“It looks at the life cycle of where an asset stands at any point in time,” he said.

The firm, one of the first to enter the distressed investment space, launched its first fund in 2008, using the proceeds to buy more than 1,000 single-family REO-to-rental properties based in 15 southeastern markets. With its second fund, it plans to remain firmly rooted in the Southeast but will also expand its footprint into the Midwest, Kavana said.

The firm’s strategy includes buying properties one by one at foreclosure auctions or through real estate brokerages. It also buys from Fannie Mae and Freddie Mac and in bulk, but did not participate in Fannie’s pilot REO to rental. Still, it remains bullish on opportunities despite rising prices and tight inventory in some markets.

“If the FHFA pilot takes off and they release more pools … it could be a good year for REO to rental,” Kavana said.

Both Yun and John Burns, CEO with John Burns Real Estate Consulting, believe there could be a flight to U.S. real estate by investors this year.

“It’s the one beat up asset class that you can pretty much count on that there will be price appreciation going forward,” Burns said.

 Said Yun: “People will be viewing it (real estate) as a hedge against uncertainty. Just as people bought gold five to six years ago, people will be looking at real estate as a tangible safe asset.”

From an investor perspective, apartment buildings retain a lot of appeal, according to the Kiplinger Report. Vacancy rates continue to slide, and rents are predicted to climb 4.5% in 2013 as the economy adds 2 million net new jobs, spawning more household formation.

In most areas, excess capacity for apartments is still another year or two away. By 2014, look for young folks who have steered clear of home buying in recent years to enter that market, sapping demand for apartments and moderating rents, Kiplinger predicts.


Also, a substantial overhang of vacant homes, either for sale or in the foreclosure pipeline, continues to hold down house prices and reduce the need for new construction.

“I think, nationwide, there is going to be no pig in the pipeline that comes out in 2013,” said Daren Blomquist, vice president at RealtyTrac. “The year, actually, will look quite similar to 2012 in terms of foreclosure activity.”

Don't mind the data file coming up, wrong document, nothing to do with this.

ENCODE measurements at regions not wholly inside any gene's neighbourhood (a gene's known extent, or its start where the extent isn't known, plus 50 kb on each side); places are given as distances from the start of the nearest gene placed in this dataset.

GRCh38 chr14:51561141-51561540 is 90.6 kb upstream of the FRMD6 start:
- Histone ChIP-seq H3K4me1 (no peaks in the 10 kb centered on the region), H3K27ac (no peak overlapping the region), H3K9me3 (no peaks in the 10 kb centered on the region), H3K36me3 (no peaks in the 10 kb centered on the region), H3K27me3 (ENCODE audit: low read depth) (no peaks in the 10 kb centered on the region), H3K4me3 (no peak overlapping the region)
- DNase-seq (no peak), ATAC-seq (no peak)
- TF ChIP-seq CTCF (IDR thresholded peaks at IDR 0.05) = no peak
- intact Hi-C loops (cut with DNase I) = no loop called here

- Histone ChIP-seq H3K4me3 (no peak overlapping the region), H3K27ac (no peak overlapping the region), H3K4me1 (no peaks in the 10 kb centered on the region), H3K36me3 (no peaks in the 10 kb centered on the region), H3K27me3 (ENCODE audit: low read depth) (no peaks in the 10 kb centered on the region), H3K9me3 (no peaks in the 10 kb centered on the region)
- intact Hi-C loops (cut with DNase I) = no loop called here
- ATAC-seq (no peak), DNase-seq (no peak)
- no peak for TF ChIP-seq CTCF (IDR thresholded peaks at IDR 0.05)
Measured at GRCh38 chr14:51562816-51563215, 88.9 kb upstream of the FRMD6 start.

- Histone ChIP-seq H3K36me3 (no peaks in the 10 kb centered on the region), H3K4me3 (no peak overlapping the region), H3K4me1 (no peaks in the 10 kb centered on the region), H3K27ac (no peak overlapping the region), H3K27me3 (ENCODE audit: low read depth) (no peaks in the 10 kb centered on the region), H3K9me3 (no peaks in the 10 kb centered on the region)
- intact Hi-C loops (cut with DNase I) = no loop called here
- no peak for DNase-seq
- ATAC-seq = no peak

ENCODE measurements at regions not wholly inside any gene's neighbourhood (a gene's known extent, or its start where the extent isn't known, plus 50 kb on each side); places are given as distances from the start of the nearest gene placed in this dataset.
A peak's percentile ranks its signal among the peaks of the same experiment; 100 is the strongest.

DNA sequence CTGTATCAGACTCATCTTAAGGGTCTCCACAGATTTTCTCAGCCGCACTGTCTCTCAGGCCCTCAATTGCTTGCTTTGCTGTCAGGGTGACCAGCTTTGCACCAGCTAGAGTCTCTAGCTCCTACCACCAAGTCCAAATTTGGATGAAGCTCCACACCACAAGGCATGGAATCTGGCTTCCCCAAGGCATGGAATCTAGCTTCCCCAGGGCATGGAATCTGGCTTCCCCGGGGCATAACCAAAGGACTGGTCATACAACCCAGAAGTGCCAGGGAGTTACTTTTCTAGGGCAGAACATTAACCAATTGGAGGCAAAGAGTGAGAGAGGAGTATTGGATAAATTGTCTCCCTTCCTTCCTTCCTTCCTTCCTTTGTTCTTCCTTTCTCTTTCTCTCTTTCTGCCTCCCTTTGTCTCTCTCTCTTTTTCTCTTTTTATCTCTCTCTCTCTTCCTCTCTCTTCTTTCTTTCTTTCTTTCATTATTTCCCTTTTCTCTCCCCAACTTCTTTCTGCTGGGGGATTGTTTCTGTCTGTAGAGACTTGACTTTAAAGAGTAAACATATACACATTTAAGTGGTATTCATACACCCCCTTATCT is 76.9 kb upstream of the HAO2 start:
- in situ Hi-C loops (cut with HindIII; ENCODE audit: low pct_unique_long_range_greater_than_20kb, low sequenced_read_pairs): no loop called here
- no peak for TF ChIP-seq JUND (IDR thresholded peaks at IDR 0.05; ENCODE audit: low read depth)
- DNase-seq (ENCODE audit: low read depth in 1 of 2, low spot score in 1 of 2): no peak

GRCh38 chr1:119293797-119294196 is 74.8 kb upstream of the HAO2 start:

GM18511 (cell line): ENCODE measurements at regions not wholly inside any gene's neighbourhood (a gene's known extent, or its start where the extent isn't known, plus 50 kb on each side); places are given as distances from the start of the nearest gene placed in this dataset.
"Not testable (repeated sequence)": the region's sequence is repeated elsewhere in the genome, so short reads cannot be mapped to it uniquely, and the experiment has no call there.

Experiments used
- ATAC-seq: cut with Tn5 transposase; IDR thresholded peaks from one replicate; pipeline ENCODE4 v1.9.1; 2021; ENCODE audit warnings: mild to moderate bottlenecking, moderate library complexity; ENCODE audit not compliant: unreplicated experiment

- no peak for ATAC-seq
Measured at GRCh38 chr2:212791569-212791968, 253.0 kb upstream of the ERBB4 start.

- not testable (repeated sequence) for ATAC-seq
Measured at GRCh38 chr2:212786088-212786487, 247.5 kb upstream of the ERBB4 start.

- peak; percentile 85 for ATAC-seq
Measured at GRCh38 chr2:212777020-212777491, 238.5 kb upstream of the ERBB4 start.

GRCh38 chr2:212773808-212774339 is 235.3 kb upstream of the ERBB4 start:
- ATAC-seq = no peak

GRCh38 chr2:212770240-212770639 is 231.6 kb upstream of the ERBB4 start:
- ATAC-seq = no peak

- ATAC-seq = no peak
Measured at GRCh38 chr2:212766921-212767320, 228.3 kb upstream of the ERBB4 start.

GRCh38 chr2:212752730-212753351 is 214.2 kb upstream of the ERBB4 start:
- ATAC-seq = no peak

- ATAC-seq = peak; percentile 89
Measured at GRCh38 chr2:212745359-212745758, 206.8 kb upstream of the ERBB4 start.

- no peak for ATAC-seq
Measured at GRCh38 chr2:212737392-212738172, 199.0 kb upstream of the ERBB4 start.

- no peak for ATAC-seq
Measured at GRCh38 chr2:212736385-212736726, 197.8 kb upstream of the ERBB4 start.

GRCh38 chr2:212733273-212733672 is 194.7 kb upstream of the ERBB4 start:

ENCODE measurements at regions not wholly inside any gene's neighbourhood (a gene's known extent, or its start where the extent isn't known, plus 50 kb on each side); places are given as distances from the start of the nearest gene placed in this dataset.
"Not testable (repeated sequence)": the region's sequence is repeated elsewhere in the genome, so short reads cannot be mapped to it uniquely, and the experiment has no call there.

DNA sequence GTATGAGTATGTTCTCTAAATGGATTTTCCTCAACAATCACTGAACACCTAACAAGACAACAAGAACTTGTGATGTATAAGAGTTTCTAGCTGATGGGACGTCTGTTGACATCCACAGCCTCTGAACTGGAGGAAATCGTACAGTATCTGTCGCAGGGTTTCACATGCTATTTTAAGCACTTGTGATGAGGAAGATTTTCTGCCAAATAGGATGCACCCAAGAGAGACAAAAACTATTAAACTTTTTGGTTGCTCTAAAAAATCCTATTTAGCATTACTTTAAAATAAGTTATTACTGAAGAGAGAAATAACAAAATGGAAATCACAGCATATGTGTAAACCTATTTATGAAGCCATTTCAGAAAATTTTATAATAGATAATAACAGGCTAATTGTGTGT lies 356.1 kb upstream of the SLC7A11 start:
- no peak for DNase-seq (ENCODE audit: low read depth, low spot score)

Although a significant amount of distressed property remains in the market, it will be disposed of in a variety of ways, which will keep foreclosure numbers headed downward.

There will continue to be an emphasis on short sales and refinancings under HARP 2.0.

The nation is on track for about 1.2 million foreclosure starts in 2012 once all the numbers are in and counted, Blomquist said. That translates into about 625,000 completed foreclosures, down from 800,000 in 2011. Concerns about too much shadow inventory hitting the market all at once never materialized.

For this year, the outcome may end up looking very similar but foreclosures may stay under 600,000 completed foreclosures by the end of 2013. That’s because properties entering the foreclosure process, while still expected to be elevated this year, are less likely to come out the other end as completed REOs, he said, due to alternative disposition strategies.

Short sales, for example, were on pace to close out 2012 at 1.1 million, according to RealtyTrac, up slightly from about 1 million in 2011. This year should be another big year, the real estate data firm believes.

About 4.1% of mortgage loans on one-to-four-unit homes — about 1.9 million households — were in the foreclosure process at the end of the third quarter, down from 4.4% a year earlier and the lowest level in 3½ years, according to the MBA.

“The housing market is still very fragile. You have a lot of homeowners who are underwater on their homes. A shock to the system like the fiscal cliff could push more of those homeowners into foreclosure,” Blomquist said. But he notes that he’s optimistic that won’t happen. RealtyTrac data shows about 12 million homeowners underwater on their homes who are current on their payments. A fiscal cliff scenario could cause some of those to stop making payments, he said.

Foreclosure rates in judicial states remain significantly elevated over nonjudicial states, according to Lender Processing Services, which tracks foreclosure data. But timelines in judicial states should turn the corner this year and timelines should start to decrease. RealtyTrac said it already sees an early indication of that in Florida. The last few quarters, the timeline there has flattened and should begin the come down, Blomquist said. Illinois could also see decreases, but Hurricane Sandy could cause timelines in New York and New Jersey to, at least temporarily, get longer.